Could this unknown ancestor be protecting West Africans against tumours?

Nduta Waweru Apr 24, 2018 at 12:53pm

April 24, 2018 at 12:53 pm | History

Nduta Waweru

Nduta Waweru | Contributor

April 24, 2018 at 12:53 pm | History

Yoruba Dancers. Photo: Ayo Adewunmi from Wikimedia Commons

An unknown species of the human ancestor has been found hiding in the DNA of West African people, a study by the University of California in Los Angeles (UCLA) has revealed.

Arun Durvasula and Sriram Sankararaman from the Department of Human Genetics at UCLA used a statistical method to identify unusual genes from archaic ancestors in individuals today.

The two applied the method on 50 Yoruba people and 50 people of European descent, whose genomes are part of the 1000 Genomes project.

The result was the discovery of an unknown species, referred to as ghost species, that could be responsible for suppressing the development of tumours in people from West Africa.

So the question is: which ghost species is this?

Well, according to researchers, the most likely candidate is the Homo heidelbergensis.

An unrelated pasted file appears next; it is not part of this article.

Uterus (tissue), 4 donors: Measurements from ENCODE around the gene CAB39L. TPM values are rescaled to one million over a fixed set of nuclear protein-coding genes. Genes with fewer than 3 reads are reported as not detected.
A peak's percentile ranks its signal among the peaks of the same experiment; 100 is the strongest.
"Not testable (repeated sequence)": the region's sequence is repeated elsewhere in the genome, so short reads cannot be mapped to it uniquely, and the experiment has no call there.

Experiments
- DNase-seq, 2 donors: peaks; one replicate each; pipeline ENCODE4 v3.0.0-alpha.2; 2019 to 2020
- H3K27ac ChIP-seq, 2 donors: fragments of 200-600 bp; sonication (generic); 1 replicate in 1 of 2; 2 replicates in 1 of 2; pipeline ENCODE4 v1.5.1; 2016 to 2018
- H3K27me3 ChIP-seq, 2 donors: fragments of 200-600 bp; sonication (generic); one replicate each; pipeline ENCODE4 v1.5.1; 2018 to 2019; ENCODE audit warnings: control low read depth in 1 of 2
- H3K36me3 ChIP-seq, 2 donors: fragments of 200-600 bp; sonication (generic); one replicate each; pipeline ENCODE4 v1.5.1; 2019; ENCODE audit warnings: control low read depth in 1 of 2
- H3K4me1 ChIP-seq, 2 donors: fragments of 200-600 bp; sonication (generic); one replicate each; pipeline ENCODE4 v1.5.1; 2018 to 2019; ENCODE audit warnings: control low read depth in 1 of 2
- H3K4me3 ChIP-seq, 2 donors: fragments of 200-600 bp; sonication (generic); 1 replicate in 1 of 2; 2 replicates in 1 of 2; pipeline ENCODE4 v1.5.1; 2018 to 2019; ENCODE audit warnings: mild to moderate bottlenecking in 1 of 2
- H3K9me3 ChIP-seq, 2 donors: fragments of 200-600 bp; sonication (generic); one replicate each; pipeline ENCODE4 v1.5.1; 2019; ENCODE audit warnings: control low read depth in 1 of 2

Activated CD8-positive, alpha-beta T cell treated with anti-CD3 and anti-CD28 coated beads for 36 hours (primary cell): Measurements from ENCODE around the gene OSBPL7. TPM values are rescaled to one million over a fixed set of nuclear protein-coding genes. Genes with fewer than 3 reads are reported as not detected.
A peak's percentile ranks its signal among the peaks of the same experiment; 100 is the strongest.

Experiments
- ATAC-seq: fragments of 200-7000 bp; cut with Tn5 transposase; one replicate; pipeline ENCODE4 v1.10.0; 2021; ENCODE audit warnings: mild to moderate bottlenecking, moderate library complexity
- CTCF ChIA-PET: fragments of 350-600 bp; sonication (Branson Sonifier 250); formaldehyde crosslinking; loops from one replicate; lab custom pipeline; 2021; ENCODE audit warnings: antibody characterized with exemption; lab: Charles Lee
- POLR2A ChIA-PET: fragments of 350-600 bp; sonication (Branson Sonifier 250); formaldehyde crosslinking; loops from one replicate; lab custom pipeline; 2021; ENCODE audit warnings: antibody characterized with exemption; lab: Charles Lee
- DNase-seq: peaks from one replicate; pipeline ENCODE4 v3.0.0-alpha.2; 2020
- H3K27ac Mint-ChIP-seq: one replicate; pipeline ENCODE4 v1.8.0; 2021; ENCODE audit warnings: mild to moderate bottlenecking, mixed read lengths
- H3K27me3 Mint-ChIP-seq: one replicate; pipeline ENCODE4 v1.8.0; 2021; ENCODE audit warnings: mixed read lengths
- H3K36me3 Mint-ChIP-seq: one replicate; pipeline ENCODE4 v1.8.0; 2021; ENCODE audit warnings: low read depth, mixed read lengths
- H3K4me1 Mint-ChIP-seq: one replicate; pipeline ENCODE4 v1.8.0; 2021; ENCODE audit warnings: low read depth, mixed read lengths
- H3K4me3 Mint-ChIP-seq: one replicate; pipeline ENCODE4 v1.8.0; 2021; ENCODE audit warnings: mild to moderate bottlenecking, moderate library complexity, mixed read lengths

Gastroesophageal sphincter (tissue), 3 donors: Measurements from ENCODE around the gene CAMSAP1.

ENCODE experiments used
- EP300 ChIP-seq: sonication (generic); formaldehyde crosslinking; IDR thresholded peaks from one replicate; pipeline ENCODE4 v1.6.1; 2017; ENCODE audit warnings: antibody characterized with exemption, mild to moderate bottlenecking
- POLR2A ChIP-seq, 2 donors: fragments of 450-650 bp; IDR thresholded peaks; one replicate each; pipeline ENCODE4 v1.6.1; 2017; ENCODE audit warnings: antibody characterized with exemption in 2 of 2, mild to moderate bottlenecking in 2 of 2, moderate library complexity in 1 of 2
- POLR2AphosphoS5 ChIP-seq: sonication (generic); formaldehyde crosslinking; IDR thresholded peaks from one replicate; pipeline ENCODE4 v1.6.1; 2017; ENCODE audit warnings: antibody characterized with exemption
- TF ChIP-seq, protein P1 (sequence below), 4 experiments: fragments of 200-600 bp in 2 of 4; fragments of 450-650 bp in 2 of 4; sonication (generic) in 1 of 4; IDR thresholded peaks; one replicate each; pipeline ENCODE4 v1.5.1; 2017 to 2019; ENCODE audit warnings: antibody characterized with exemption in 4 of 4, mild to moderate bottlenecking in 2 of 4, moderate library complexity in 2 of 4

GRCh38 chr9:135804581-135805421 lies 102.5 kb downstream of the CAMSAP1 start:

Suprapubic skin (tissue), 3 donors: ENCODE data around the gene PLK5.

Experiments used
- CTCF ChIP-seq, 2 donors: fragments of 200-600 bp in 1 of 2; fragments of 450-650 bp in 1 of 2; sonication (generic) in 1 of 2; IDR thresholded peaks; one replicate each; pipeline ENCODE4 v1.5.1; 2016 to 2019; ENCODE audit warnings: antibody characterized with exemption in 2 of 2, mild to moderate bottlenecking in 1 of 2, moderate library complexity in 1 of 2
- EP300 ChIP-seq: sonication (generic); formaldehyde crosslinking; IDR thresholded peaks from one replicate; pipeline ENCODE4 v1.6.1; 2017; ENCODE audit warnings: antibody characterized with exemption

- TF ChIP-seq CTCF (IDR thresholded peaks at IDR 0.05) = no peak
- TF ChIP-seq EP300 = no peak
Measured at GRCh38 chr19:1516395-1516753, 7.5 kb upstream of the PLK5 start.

By Ryan Somma from Occoquan, USA via Wikimedia Commons

The History of Our Tribe: Hominini by Barbara Helm Welker, states that there is good evidence that H. heidelbergensis gave rise to Neandertals. The fossils of the H. heidelbergensis have been found in Africa, with the oldest site in Boa, Ethiopia. It has also been discovered in Germany and Spain, to where they migrated from Africa according to research.

They were one of the most advanced hominins, who were foragers. They not only moved from one place to the other, living in caves and under rock shelters, they also were the first species to build free-standing structures as per evidence found by scientists. They were also among the first species to use fire.

By José-Manuel Benito  from Wikimedia Commons

Their hypothesis so far is that humans had interbred with the hominins, passing down the gene to the modern individual.

However, this is just a hypothesis.

The gene could belong to any other hominin that has not yet been discovered.

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